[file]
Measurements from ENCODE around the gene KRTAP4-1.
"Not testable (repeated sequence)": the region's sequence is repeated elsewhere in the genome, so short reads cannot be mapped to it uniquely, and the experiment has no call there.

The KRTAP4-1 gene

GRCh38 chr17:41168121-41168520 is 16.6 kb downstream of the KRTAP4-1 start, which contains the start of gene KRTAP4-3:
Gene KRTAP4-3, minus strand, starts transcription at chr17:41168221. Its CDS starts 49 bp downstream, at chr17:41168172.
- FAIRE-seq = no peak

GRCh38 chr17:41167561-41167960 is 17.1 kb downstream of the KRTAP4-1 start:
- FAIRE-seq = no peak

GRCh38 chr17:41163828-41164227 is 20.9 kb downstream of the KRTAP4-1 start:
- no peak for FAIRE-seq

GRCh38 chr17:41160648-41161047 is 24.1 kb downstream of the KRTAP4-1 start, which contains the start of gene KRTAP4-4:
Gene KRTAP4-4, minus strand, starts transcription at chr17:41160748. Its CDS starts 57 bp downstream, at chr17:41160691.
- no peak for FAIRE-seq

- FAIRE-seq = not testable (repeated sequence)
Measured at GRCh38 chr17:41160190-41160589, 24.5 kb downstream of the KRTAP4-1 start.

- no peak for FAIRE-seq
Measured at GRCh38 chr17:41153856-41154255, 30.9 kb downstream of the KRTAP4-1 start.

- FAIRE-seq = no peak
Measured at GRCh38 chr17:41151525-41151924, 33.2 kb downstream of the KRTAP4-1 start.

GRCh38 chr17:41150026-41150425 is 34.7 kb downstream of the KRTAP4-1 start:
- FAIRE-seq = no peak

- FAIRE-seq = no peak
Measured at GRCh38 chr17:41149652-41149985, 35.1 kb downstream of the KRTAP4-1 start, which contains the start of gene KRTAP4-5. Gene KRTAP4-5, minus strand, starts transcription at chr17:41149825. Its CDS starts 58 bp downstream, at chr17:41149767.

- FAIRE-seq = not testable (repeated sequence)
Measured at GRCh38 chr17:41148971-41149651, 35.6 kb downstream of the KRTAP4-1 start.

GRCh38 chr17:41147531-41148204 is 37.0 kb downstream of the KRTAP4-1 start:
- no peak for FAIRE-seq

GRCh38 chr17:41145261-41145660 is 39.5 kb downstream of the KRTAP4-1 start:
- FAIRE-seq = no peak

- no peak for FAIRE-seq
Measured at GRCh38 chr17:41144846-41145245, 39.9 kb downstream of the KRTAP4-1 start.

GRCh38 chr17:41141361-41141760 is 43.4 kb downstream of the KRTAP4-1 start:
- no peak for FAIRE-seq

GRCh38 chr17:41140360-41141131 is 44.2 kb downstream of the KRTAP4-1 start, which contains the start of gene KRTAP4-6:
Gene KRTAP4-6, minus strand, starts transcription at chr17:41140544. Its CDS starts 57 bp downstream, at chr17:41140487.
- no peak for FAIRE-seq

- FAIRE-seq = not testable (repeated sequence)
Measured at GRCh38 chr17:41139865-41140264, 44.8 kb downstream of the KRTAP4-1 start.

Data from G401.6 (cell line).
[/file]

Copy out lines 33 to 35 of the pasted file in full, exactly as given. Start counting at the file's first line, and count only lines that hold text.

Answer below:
- no peak for FAIRE-seq

GRCh38 chr17:41140360-41141131 is 44.2 kb downstream of the KRTAP4-1 start, which contains the start of gene KRTAP4-6:
Gene KRTAP4-6, minus strand, starts transcription at chr17:41140544. Its CDS starts 57 bp downstream, at chr17:41140487.